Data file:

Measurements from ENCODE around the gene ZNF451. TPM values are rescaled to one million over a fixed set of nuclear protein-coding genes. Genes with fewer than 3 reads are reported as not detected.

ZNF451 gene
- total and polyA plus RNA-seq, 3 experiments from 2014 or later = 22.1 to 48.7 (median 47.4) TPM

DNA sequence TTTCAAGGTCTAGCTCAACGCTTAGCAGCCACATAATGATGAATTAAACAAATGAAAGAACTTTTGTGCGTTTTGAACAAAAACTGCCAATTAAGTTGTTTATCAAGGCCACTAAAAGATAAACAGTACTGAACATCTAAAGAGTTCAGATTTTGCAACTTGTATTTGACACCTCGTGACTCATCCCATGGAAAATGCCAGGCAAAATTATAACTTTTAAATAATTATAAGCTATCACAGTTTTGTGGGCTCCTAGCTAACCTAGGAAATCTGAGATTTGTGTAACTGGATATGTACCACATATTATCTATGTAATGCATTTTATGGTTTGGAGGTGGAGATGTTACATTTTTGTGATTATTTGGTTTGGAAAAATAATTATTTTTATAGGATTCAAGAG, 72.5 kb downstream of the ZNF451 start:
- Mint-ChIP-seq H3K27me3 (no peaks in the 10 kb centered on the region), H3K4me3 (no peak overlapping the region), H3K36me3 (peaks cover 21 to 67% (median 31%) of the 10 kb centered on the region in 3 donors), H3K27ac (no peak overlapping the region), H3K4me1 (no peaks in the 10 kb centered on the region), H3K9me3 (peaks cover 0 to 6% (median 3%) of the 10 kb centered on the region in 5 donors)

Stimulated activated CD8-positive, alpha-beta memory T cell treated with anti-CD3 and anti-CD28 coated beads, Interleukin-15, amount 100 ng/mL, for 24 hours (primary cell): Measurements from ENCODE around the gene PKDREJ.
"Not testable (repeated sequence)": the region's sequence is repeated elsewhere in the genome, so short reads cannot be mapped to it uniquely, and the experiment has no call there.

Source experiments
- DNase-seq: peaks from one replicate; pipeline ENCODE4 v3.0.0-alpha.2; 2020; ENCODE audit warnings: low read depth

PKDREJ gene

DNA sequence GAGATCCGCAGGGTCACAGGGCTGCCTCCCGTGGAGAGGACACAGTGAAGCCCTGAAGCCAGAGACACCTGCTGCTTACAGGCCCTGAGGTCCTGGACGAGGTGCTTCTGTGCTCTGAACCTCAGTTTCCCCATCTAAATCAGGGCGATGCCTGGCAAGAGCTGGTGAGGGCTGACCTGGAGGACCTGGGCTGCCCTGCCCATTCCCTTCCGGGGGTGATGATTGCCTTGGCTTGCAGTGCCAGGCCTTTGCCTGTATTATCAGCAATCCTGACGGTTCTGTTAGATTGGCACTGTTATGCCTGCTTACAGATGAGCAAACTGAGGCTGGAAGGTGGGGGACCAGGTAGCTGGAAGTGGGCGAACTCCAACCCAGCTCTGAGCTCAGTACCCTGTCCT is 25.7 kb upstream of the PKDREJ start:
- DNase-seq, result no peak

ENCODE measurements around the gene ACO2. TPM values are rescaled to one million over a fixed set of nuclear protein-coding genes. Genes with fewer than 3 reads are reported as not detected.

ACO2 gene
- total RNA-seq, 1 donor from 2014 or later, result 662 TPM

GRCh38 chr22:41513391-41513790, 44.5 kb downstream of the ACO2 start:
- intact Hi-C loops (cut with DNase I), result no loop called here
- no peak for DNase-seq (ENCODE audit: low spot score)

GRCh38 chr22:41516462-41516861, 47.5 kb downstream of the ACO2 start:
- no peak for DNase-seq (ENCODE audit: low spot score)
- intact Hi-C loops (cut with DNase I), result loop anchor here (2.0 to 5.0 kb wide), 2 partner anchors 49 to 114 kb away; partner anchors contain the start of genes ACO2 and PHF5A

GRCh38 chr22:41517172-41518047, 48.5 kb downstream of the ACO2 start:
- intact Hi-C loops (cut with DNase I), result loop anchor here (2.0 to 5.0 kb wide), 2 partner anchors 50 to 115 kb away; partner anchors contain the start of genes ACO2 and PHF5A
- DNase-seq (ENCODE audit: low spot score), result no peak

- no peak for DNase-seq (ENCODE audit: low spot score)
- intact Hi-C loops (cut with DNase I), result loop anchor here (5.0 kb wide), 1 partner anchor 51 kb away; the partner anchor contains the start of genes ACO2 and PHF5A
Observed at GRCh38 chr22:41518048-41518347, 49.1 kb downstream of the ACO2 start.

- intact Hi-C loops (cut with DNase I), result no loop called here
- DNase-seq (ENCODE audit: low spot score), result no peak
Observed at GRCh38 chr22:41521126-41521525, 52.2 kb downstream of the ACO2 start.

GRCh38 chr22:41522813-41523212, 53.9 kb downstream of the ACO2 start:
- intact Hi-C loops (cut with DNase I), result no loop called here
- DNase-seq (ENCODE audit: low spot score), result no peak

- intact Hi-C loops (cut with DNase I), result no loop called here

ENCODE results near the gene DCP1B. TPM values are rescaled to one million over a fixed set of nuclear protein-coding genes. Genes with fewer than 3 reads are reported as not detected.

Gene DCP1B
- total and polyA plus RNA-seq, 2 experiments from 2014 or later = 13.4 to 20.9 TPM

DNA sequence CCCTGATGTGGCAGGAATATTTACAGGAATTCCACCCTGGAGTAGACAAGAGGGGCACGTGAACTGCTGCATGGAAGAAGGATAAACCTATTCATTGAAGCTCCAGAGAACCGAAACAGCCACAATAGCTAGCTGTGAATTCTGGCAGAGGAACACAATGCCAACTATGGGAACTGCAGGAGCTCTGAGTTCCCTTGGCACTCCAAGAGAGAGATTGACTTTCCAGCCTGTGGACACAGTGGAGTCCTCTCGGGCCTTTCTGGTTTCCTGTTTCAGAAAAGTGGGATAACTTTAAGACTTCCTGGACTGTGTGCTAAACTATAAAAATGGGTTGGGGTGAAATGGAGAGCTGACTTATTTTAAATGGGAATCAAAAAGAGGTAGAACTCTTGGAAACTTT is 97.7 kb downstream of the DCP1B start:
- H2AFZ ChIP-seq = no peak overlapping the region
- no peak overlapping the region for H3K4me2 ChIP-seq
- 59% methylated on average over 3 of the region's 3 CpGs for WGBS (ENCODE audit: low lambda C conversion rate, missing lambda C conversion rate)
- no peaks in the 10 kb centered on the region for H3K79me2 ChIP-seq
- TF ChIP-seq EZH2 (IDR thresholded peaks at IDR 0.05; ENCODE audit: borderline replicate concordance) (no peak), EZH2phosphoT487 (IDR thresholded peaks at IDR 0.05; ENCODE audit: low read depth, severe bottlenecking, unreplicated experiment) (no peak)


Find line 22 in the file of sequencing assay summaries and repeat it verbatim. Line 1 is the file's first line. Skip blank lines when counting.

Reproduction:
GRCh38 chr22:41517172-41518047, 48.5 kb downstream of the ACO2 start: